by Nikita-Kiran Singh
Oyinkan Braithwaite’s My Sister, the Serial Killer is a tale of two sisters in Lagos. Ayoola is charismatic, brazen, and manipulative; Korede is pragmatic, meticulous, and reliable. The novel begins shortly after Ayoola has stabbed her boyfriend, the third time she has killed a romantic partner. Korede briefly considers the oddity of Ayoola carrying a knife, then quietly cleans up the mess.
Braithwaite creates and navigates a sea of moral ambiguity involving the bond between the two sisters, exploring the question of how much loyalty is too much. Korede, who works as a nurse, experiences further moral distress when her long-time love interest, Tede, pursues Ayoola. Braithwaite highlights how tension inevitably arises when a relationship — whether familial, romantic, or professional — is imbalanced. Multiple characters discover the challenge in redrawing boundaries that have already been crossed.
One of the most striking aspects of the novel is how short it is; it could easily be read in a sitting or a day. Braithwaite writes succinctly and incisively. Skillfully transitioning between different periods of time, anecdotes from the past, present, and future are woven together in brief chapters. Braithwaite employs a trauma-informed lens when describing the sisters’ history, including flashbacks to life with their abusive father and illustrations of their parents’ fractured marriage. While transitions in and out of these past anecdotes could easily feel heavy, Braithwaite times them perfectly. She identifies when knowing details about the past serves a purpose for the reader in the present and does not belabour the point.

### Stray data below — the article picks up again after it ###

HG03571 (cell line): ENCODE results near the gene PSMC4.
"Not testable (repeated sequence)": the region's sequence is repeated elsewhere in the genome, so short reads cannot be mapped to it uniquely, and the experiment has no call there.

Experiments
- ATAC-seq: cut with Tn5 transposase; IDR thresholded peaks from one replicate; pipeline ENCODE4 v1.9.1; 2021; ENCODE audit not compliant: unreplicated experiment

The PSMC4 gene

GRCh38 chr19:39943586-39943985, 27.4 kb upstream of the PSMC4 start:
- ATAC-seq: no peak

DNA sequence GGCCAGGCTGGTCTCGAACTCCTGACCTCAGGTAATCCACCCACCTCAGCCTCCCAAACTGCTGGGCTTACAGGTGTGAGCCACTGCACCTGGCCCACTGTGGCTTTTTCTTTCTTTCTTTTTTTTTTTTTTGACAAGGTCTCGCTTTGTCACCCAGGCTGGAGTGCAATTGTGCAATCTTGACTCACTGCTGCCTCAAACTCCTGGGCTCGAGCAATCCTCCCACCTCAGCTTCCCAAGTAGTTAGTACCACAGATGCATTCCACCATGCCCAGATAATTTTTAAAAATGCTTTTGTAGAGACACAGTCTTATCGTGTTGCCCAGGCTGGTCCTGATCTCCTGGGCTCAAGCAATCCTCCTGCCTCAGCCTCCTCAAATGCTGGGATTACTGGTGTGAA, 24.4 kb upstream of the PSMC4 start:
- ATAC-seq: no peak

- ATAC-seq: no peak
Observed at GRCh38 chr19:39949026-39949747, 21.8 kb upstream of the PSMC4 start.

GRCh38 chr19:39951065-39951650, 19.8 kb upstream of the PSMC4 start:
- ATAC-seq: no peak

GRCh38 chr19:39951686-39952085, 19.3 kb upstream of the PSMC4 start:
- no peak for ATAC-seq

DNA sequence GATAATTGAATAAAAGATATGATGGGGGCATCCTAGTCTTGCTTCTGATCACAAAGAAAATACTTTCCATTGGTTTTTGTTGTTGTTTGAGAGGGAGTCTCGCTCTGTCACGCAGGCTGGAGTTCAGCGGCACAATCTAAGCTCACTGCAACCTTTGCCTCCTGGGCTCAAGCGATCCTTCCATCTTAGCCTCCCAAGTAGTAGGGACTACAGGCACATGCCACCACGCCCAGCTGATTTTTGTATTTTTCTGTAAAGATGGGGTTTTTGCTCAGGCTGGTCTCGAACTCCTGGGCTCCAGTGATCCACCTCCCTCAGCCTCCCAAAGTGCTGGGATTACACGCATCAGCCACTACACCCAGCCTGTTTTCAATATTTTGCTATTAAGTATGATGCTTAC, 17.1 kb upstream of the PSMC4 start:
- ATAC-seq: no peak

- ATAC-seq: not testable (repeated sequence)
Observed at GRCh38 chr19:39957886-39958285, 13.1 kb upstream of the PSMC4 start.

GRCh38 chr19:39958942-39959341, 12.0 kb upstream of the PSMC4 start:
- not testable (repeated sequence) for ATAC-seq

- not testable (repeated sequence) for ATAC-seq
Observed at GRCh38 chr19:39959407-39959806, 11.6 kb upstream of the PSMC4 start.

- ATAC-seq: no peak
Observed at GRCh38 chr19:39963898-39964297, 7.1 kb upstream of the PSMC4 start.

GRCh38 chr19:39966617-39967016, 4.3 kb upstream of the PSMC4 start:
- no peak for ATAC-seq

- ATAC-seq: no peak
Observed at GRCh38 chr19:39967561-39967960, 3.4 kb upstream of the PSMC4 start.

A compelling aspect of Braithwaite’s writing is how she examines character without revealing too much, allowing for moments of surprise. Korede’s closest confidante is Muhtar, a patient in the hospital where she works, who has been comatose for months. She confides in him, taking solace in the validation of someone who listens (even if he physically cannot respond). This unlikely relationship reveals Korede’s sense of isolation and feelings of distrust towards the people surrounding her. Among the many contrasts between Ayoola and Korede, one of the most striking is Ayoola’s realism. It is Ayoola who warns Korede that Tede “isn’t deep. All he wants is a pretty face. That’s all they ever want.” It is intriguing that Ayoola, who is depicted as superficial, shares these insights that Korede does not see on her own.
Towards the denouement, as different forms of conflict begin to converge, there reaches a crisis point in loyalty. Multiple motifs throughout the story — from reputation to corruption to betrayal — manifest in a critical decision Korede must make. The outcome might surprise some, but Braithwaite leaves enough clues throughout the novel that its ending makes the most sense. It is a testament to Braithwaite’s foresight that this ending is simultaneously surprising and expected.
My Sister, the Serial Killer is bold, incisive, and full of pathos. The novel is more about sisters than murder and the moral distress that arises when a loved one does something wrong. It will leave you feeling confused and surprised about how you’re feeling in the best way possible.
Banner image courtesy of The Wanderer Online Visual Editor Gracie Safranovich.